Ecology takes back seat to Economy-Sydney’s Toxic Remediation

Leading up to Sydney’s Olympic bid in 1993, they were faced with a difficult decision. What should they do with the potential Olympic park site?  They needed to address the toxic waste that was there from cement and brick making factories over the decades, but they didn’t want to invest too much money if they ended up not securing the bid.


Estimates put full site decontamination around $160 million USD. The removal of all of that dirt off-site would also take more time than Sydney wanted.  The other options were to isolate the contaminated soil into pockets throughout the Olympic site.


Option 1, known as the Bank Vault trapped the soil through a double liner system. The thought behind this was that the liner would hold for a long time, but once it broke, the toxins would rush into the soil system. This strategy was used near the Aquatics Centre due to its proximity to the creek.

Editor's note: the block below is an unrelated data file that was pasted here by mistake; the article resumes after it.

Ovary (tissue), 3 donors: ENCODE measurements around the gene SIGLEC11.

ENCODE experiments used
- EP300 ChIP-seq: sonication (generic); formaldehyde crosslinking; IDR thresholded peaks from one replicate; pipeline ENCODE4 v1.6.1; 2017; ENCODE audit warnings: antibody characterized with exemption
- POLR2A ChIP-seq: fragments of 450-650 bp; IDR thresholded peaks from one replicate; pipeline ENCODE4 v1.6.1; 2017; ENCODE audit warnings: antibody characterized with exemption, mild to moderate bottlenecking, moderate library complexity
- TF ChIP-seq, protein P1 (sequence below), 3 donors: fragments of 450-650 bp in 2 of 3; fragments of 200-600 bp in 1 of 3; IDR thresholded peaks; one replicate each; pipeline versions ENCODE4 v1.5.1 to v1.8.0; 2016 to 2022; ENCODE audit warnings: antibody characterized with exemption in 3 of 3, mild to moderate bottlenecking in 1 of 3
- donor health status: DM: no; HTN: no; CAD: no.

Option 2 involved relocating the toxic material into pockets throughout the Olympic Park. There was an opening at the bottom that allowed for a gradual dispersement of the toxins, with a larger amount being leached sooner, rather than later.


Both options are covered by layers of clean clay soil and landscaped with native plants making visitors oblivious to what is under their feet.


Both options, although more cost effective, costing only $70 million USD, don’t truly address the remediation of toxins on the Olympic site.

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